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The Source Henry van Dyke

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Then we came down again, singly and in groups, following the river. It seemed already more bright and full and joyous. As we passed through the gardens I saw men turning aside to make new channels through fields which were not yet cultivated. And as we entered the city I saw the wheels of the mills that ground the corn whirling more swiftly, and the maidens coming with their pitchers to draw from the brimming basins at the street corners, and the children laughing because the marble pools were so full that they could swim in them. There was plenty of water everywhere.

For many weeks I stayed in the city of Saloma, going up the mountain-path in the morning, and returning to the day of work and the evening of play. I found friends among the people of the city, not only among those who walked together in the visitation of the Source, but also among those who remained behind, for many of them were kind and generous, faithful in their work, and very pleasant in their conversation.

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Yet there was something lacking between me and them. I came not onto firm ground with them, for all their warmth of welcome and their pleasant ways. They were by nature of the race of those who dwell ever in one place; even in their thoughts they went not far abroad. But I have been ever a seeker, and the world seems to me made to wander in, rather than to abide in one corner of it and never see what the rest has in store. Now this was what the people of Saloma could not understand, and for this reason I seemed to them always a stranger, an alien, a guest. The fixed circle of their life was like an invisible wall, and with the best will in the world they knew not how to draw me within it. And I, for my part, while I understood well their wish to rest and be at peace, could not quite understand the way in which it found fulfilment, nor share the repose which seemed to them all-sufficient and lasting. In their gardens I saw ever the same flowers, and none perfect. At their feasts I tasted ever the same food, and none that made an end of hunger. In their talk I heard ever the same words, and none that went to the depth of thought. The very quietude and fixity of their being perplexed and estranged me. What to them was permanent, to me was transient. They were inhabitants: I was a visitor.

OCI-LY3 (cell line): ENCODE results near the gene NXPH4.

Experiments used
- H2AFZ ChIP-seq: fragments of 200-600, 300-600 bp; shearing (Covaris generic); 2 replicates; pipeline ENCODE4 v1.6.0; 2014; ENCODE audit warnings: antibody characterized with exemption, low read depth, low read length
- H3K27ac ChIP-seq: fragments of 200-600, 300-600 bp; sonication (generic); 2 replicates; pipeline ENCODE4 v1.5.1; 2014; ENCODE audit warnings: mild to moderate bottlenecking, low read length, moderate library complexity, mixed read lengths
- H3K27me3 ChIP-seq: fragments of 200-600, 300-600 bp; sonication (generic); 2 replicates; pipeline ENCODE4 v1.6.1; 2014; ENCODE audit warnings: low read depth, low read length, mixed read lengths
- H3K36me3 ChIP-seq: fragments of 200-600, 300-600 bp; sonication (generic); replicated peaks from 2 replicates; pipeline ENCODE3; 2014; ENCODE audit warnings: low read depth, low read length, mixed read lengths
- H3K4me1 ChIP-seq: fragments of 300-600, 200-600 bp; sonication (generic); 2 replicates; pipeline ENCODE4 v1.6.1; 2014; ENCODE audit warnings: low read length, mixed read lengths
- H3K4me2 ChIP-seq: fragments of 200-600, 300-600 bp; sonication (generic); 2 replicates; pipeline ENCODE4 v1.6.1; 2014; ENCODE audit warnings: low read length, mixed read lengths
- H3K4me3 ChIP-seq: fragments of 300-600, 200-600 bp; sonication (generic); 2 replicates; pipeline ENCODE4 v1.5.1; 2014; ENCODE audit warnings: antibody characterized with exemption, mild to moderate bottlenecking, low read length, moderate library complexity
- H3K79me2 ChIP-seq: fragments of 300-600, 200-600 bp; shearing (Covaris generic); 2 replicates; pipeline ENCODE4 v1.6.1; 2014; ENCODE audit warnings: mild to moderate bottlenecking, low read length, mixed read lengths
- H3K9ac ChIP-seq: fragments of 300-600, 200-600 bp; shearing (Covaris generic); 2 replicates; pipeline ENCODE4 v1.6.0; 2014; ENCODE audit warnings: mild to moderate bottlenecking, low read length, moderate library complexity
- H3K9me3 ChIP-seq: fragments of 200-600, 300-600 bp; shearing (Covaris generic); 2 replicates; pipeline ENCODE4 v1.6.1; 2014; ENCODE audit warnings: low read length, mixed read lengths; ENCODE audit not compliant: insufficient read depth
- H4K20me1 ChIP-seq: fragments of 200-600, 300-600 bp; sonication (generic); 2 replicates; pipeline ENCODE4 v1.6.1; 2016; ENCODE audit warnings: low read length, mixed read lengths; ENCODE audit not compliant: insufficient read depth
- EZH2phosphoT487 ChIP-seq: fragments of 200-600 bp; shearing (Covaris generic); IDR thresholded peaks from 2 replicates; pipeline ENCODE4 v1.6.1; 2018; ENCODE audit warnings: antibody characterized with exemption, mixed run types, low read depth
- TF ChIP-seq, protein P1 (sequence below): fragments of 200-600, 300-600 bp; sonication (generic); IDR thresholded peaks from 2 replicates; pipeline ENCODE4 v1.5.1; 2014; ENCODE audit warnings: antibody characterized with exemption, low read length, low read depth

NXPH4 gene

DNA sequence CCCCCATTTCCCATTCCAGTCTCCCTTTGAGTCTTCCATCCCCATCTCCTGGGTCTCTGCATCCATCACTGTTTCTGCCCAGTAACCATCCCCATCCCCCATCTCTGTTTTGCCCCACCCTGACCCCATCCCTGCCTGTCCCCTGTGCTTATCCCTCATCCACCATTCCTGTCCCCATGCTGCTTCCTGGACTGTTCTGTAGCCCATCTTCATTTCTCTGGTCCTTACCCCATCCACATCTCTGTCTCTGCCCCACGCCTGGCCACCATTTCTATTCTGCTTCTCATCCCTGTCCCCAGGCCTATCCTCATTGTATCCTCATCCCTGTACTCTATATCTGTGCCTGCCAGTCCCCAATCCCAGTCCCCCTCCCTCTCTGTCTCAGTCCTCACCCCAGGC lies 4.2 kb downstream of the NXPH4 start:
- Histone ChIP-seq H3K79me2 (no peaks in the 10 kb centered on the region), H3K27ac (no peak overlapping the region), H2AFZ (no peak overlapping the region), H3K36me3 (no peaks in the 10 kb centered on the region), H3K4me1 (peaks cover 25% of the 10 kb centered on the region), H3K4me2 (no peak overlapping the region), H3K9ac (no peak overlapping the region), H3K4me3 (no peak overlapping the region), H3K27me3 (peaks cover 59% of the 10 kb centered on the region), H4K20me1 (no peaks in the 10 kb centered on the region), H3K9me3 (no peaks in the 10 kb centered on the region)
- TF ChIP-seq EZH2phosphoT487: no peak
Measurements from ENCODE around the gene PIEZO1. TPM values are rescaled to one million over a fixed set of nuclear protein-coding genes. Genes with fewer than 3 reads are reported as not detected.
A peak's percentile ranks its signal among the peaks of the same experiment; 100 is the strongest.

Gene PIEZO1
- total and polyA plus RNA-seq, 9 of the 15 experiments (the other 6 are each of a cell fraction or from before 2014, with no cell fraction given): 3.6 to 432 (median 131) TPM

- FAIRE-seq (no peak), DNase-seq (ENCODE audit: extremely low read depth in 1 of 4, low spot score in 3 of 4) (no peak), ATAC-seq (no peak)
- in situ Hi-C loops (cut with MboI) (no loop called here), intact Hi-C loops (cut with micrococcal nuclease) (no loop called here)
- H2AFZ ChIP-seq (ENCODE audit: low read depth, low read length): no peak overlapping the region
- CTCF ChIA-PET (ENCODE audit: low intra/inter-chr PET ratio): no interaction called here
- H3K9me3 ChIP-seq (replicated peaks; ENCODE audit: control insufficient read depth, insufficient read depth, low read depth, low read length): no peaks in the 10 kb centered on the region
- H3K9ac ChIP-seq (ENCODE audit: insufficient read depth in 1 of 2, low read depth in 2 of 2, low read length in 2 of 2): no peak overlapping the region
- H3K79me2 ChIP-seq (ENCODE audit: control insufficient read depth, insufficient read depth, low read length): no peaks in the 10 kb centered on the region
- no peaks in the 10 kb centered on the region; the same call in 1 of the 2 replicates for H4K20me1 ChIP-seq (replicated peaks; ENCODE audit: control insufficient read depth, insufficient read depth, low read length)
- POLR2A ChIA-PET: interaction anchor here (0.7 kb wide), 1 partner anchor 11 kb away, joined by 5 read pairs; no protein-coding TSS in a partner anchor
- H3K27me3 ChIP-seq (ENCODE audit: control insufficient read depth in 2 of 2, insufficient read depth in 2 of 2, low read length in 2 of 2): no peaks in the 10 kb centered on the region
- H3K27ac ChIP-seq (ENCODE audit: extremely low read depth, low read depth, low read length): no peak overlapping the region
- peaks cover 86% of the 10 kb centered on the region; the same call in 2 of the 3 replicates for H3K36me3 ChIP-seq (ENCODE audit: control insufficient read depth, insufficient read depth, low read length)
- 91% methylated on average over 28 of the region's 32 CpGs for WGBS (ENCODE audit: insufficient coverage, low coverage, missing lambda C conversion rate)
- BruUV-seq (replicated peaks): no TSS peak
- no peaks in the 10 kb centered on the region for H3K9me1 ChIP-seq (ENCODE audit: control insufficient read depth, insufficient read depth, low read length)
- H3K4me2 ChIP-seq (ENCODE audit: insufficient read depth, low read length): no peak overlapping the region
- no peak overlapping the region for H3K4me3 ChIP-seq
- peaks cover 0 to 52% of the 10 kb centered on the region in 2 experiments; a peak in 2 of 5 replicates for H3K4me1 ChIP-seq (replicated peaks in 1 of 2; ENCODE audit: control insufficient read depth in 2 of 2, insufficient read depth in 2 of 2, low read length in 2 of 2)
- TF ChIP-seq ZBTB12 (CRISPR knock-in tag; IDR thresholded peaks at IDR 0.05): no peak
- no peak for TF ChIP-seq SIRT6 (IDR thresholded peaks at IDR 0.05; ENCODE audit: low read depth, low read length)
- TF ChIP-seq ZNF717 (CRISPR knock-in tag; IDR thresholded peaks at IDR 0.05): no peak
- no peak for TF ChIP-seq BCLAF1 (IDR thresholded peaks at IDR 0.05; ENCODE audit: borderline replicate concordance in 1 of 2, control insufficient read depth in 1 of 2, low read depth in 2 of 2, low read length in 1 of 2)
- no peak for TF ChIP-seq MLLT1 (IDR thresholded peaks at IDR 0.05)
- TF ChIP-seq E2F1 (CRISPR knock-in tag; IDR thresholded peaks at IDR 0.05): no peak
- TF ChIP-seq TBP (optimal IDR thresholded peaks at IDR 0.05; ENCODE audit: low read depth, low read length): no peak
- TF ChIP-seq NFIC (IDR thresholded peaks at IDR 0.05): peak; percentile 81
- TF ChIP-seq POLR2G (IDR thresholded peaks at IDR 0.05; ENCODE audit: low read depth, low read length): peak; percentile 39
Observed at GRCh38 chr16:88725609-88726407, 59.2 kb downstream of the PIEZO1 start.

The one in all the city of Saloma with whom was most at home was Ruamie, the little granddaughter of the old man with whom I lodged. To her, a girl of thirteen, fair-eyed and full of joy, the wonted round of life had not yet grown to be a matter of course. She was quick to feel and answer the newness of every day that dawned. When a strange bird flew down from the mountains into the gardens, it was she that saw it and wondered at it. It was she that walked with me most often in the path to the Source. She went out with me to the fields in the morning and almost every day found wild-flowers that were new to me. At sunset she drew me to happy games of youths and children, where her fancy was never tired of weaving new turns to the familiar pastimes. In the dusk she would sit beside me in an arbour of honeysuckle and question me about the flower that I was seeking,--for to her I had often spoken of my quest.

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The Blue Flower
Henry van Dyke

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